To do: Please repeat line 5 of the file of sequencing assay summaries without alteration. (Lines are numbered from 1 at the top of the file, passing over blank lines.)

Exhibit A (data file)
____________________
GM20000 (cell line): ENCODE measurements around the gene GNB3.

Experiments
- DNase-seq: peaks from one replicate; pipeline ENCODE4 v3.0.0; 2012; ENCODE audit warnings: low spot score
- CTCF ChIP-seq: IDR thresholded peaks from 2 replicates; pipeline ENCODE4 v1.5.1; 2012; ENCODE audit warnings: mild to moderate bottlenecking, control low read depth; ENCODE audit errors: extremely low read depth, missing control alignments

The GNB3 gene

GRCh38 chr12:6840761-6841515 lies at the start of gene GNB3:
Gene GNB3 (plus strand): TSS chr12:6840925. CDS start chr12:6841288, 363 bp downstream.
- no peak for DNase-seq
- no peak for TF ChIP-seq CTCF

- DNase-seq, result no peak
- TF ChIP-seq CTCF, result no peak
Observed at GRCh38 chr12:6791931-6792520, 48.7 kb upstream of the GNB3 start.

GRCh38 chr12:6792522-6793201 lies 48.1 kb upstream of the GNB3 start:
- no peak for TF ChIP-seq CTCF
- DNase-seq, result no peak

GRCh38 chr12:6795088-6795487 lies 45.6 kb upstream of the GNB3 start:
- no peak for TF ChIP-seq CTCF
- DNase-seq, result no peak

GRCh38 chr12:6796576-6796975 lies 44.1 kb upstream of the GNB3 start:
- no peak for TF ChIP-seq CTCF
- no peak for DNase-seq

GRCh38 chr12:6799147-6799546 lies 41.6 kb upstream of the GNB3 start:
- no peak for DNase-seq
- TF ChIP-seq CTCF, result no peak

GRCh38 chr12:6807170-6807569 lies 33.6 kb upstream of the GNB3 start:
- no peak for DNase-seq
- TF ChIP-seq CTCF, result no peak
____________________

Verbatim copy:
The GNB3 gene